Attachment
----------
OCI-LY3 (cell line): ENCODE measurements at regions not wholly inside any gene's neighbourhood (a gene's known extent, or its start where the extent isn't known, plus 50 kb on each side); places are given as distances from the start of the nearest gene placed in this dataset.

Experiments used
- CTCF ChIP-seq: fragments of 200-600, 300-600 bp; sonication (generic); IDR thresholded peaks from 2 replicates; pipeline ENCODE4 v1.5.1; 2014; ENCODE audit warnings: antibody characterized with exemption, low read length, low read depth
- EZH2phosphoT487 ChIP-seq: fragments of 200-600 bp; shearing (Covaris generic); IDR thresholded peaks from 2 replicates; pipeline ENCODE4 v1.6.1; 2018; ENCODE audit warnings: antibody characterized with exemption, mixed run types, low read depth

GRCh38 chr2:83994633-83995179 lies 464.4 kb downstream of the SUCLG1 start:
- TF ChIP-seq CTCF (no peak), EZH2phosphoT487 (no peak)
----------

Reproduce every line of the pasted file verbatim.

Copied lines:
OCI-LY3 (cell line): ENCODE measurements at regions not wholly inside any gene's neighbourhood (a gene's known extent, or its start where the extent isn't known, plus 50 kb on each side); places are given as distances from the start of the nearest gene placed in this dataset.

Experiments used
- CTCF ChIP-seq: fragments of 200-600, 300-600 bp; sonication (generic); IDR thresholded peaks from 2 replicates; pipeline ENCODE4 v1.5.1; 2014; ENCODE audit warnings: antibody characterized with exemption, low read length, low read depth
- EZH2phosphoT487 ChIP-seq: fragments of 200-600 bp; shearing (Covaris generic); IDR thresholded peaks from 2 replicates; pipeline ENCODE4 v1.6.1; 2018; ENCODE audit warnings: antibody characterized with exemption, mixed run types, low read depth

GRCh38 chr2:83994633-83995179 lies 464.4 kb downstream of the SUCLG1 start:
- TF ChIP-seq CTCF (no peak), EZH2phosphoT487 (no peak)